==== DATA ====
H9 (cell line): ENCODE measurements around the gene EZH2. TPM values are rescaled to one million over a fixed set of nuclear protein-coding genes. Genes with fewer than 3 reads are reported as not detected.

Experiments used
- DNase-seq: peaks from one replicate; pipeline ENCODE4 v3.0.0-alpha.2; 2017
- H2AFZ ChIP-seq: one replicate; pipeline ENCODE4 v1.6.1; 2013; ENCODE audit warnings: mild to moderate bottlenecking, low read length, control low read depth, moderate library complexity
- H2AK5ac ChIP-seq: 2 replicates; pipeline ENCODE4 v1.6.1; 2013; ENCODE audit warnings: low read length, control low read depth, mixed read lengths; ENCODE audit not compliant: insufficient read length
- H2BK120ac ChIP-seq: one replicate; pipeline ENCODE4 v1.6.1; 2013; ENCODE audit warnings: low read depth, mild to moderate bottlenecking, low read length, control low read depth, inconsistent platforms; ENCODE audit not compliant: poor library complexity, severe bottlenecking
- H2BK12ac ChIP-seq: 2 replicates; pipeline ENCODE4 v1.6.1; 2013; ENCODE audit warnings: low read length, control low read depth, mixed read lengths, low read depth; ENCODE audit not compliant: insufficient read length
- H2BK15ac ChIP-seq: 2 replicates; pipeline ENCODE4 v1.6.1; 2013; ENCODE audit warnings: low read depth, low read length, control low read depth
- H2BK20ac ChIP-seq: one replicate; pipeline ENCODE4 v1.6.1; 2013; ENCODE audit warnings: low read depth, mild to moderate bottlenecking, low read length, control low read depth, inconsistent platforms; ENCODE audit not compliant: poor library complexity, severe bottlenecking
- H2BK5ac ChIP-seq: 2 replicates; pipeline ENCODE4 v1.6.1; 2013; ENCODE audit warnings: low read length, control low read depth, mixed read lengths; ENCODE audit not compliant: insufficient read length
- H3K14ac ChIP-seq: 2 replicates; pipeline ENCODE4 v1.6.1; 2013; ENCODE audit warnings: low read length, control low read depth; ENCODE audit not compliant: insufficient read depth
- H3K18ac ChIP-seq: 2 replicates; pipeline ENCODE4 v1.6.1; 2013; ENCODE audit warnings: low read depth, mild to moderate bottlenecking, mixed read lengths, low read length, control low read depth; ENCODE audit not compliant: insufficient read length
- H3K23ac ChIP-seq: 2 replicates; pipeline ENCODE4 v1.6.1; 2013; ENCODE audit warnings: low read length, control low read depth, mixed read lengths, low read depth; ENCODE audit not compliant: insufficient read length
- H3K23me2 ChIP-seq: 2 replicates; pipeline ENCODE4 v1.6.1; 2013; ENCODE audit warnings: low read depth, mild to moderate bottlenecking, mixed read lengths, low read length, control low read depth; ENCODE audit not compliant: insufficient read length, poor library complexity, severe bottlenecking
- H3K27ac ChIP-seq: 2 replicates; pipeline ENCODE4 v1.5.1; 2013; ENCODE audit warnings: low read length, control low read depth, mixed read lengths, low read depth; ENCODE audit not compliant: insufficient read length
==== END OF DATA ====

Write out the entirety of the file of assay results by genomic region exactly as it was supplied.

H9 (cell line): ENCODE measurements around the gene EZH2. TPM values are rescaled to one million over a fixed set of nuclear protein-coding genes. Genes with fewer than 3 reads are reported as not detected.

Experiments used
- DNase-seq: peaks from one replicate; pipeline ENCODE4 v3.0.0-alpha.2; 2017
- H2AFZ ChIP-seq: one replicate; pipeline ENCODE4 v1.6.1; 2013; ENCODE audit warnings: mild to moderate bottlenecking, low read length, control low read depth, moderate library complexity
- H2AK5ac ChIP-seq: 2 replicates; pipeline ENCODE4 v1.6.1; 2013; ENCODE audit warnings: low read length, control low read depth, mixed read lengths; ENCODE audit not compliant: insufficient read length
- H2BK120ac ChIP-seq: one replicate; pipeline ENCODE4 v1.6.1; 2013; ENCODE audit warnings: low read depth, mild to moderate bottlenecking, low read length, control low read depth, inconsistent platforms; ENCODE audit not compliant: poor library complexity, severe bottlenecking
- H2BK12ac ChIP-seq: 2 replicates; pipeline ENCODE4 v1.6.1; 2013; ENCODE audit warnings: low read length, control low read depth, mixed read lengths, low read depth; ENCODE audit not compliant: insufficient read length
- H2BK15ac ChIP-seq: 2 replicates; pipeline ENCODE4 v1.6.1; 2013; ENCODE audit warnings: low read depth, low read length, control low read depth
- H2BK20ac ChIP-seq: one replicate; pipeline ENCODE4 v1.6.1; 2013; ENCODE audit warnings: low read depth, mild to moderate bottlenecking, low read length, control low read depth, inconsistent platforms; ENCODE audit not compliant: poor library complexity, severe bottlenecking
- H2BK5ac ChIP-seq: 2 replicates; pipeline ENCODE4 v1.6.1; 2013; ENCODE audit warnings: low read length, control low read depth, mixed read lengths; ENCODE audit not compliant: insufficient read length
- H3K14ac ChIP-seq: 2 replicates; pipeline ENCODE4 v1.6.1; 2013; ENCODE audit warnings: low read length, control low read depth; ENCODE audit not compliant: insufficient read depth
- H3K18ac ChIP-seq: 2 replicates; pipeline ENCODE4 v1.6.1; 2013; ENCODE audit warnings: low read depth, mild to moderate bottlenecking, mixed read lengths, low read length, control low read depth; ENCODE audit not compliant: insufficient read length
- H3K23ac ChIP-seq: 2 replicates; pipeline ENCODE4 v1.6.1; 2013; ENCODE audit warnings: low read length, control low read depth, mixed read lengths, low read depth; ENCODE audit not compliant: insufficient read length
- H3K23me2 ChIP-seq: 2 replicates; pipeline ENCODE4 v1.6.1; 2013; ENCODE audit warnings: low read depth, mild to moderate bottlenecking, mixed read lengths, low read length, control low read depth; ENCODE audit not compliant: insufficient read length, poor library complexity, severe bottlenecking
- H3K27ac ChIP-seq: 2 replicates; pipeline ENCODE4 v1.5.1; 2013; ENCODE audit warnings: low read length, control low read depth, mixed read lengths, low read depth; ENCODE audit not compliant: insufficient read length